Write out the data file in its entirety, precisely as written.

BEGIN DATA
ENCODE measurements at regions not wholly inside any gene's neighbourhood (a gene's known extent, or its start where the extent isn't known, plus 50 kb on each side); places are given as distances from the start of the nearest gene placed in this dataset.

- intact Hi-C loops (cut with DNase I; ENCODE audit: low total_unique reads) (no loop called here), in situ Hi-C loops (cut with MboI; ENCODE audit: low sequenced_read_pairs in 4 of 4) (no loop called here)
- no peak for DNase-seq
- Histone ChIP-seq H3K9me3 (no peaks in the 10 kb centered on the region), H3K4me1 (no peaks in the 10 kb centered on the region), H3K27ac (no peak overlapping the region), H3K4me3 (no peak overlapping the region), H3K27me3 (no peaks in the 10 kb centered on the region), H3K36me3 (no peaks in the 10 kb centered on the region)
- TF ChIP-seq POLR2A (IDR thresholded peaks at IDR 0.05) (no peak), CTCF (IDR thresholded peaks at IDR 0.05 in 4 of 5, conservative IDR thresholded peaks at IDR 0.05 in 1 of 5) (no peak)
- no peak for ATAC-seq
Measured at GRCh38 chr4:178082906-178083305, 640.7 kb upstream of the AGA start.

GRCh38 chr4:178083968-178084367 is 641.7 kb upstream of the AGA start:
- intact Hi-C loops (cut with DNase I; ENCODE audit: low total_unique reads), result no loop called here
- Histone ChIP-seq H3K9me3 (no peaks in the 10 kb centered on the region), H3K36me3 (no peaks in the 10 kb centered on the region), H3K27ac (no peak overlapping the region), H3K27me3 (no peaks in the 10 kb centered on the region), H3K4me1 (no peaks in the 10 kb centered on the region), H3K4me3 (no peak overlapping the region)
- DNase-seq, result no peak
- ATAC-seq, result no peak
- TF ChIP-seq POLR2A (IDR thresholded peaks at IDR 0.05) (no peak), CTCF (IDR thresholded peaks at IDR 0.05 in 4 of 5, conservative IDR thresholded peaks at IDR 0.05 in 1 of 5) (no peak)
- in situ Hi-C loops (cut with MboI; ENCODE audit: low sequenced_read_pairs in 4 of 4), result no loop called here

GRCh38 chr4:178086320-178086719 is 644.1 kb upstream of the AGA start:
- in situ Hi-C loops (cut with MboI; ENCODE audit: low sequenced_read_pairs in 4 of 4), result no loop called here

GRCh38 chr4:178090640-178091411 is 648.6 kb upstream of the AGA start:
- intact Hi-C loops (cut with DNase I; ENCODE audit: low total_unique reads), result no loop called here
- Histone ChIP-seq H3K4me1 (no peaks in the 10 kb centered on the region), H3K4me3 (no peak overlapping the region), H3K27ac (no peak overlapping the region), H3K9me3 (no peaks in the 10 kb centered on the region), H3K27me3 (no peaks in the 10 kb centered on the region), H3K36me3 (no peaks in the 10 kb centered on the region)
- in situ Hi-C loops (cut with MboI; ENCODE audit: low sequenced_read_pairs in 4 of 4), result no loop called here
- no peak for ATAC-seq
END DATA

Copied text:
ENCODE measurements at regions not wholly inside any gene's neighbourhood (a gene's known extent, or its start where the extent isn't known, plus 50 kb on each side); places are given as distances from the start of the nearest gene placed in this dataset.

- intact Hi-C loops (cut with DNase I; ENCODE audit: low total_unique reads) (no loop called here), in situ Hi-C loops (cut with MboI; ENCODE audit: low sequenced_read_pairs in 4 of 4) (no loop called here)
- no peak for DNase-seq
- Histone ChIP-seq H3K9me3 (no peaks in the 10 kb centered on the region), H3K4me1 (no peaks in the 10 kb centered on the region), H3K27ac (no peak overlapping the region), H3K4me3 (no peak overlapping the region), H3K27me3 (no peaks in the 10 kb centered on the region), H3K36me3 (no peaks in the 10 kb centered on the region)
- TF ChIP-seq POLR2A (IDR thresholded peaks at IDR 0.05) (no peak), CTCF (IDR thresholded peaks at IDR 0.05 in 4 of 5, conservative IDR thresholded peaks at IDR 0.05 in 1 of 5) (no peak)
- no peak for ATAC-seq
Measured at GRCh38 chr4:178082906-178083305, 640.7 kb upstream of the AGA start.

GRCh38 chr4:178083968-178084367 is 641.7 kb upstream of the AGA start:
- intact Hi-C loops (cut with DNase I; ENCODE audit: low total_unique reads), result no loop called here
- Histone ChIP-seq H3K9me3 (no peaks in the 10 kb centered on the region), H3K36me3 (no peaks in the 10 kb centered on the region), H3K27ac (no peak overlapping the region), H3K27me3 (no peaks in the 10 kb centered on the region), H3K4me1 (no peaks in the 10 kb centered on the region), H3K4me3 (no peak overlapping the region)
- DNase-seq, result no peak
- ATAC-seq, result no peak
- TF ChIP-seq POLR2A (IDR thresholded peaks at IDR 0.05) (no peak), CTCF (IDR thresholded peaks at IDR 0.05 in 4 of 5, conservative IDR thresholded peaks at IDR 0.05 in 1 of 5) (no peak)
- in situ Hi-C loops (cut with MboI; ENCODE audit: low sequenced_read_pairs in 4 of 4), result no loop called here

GRCh38 chr4:178086320-178086719 is 644.1 kb upstream of the AGA start:
- in situ Hi-C loops (cut with MboI; ENCODE audit: low sequenced_read_pairs in 4 of 4), result no loop called here

GRCh38 chr4:178090640-178091411 is 648.6 kb upstream of the AGA start:
- intact Hi-C loops (cut with DNase I; ENCODE audit: low total_unique reads), result no loop called here
- Histone ChIP-seq H3K4me1 (no peaks in the 10 kb centered on the region), H3K4me3 (no peak overlapping the region), H3K27ac (no peak overlapping the region), H3K9me3 (no peaks in the 10 kb centered on the region), H3K27me3 (no peaks in the 10 kb centered on the region), H3K36me3 (no peaks in the 10 kb centered on the region)
- in situ Hi-C loops (cut with MboI; ENCODE audit: low sequenced_read_pairs in 4 of 4), result no loop called here
- no peak for ATAC-seq